One of the most important economic lessons taught by ‘The Wire’, and the theme of its second season, is structural unemployment. Structural unemployment is the type of unemployment that arises when there is a mismatch between the skills required by the jobs the economy generates and the skills of those in the workforce.
The biggest issue in the global economy is the structural unemployment of low skill workers that has resulted from liberalized trade with the developing world, particularly China, in the last decade. It is a Trojan horse economic issue, because it is a stealth issue that is threating to destabilize western economies.
In season three of ‘The Wire’, a police Major of the western district goes “rogue”, and decides to decriminalize (allow the free
trade of) drugs as long as they are sold in sanctioned areas that are surrounded by the police. A sergeant policing one of the decriminalized areas, christened “Hamsterdam”,notices that social unrest and robbery begin to arise from the unemployed youth who formerly served as lookouts in the drug trade. The sergeant recognizes that this structural unemployment could destabilize the entire zone; he “taxes” the drug dealers, uses some of the money to provide services to the unemployed, the rest to provide income support and order is restored.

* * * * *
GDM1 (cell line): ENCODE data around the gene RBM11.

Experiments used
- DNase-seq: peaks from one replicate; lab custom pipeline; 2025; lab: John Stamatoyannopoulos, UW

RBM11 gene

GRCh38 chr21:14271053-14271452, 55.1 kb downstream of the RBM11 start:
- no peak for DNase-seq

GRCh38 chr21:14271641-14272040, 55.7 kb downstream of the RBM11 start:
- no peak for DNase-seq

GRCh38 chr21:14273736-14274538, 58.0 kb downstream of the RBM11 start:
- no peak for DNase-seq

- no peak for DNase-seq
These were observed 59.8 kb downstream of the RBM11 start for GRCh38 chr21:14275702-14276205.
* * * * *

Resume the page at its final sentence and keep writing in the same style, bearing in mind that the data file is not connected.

The US has lost over 8 million jobs in manufacturing since China was allowed entry in the WTO, in Sept. 2001, and continues to lose thousands more manufacturing jobs every month. Youth unemployment in Europe is unsustainably high and growing. Would that Obama’s economic team, congress, as well as the European elites could integrate the lessons of ‘The Wire’. Until they do, expect economic instability and social unrest to continue to ratchet up. Perhaps David Simon's next series will be called
'The Noose' about how, given enough rope, the elites of the west managed to hang themselves.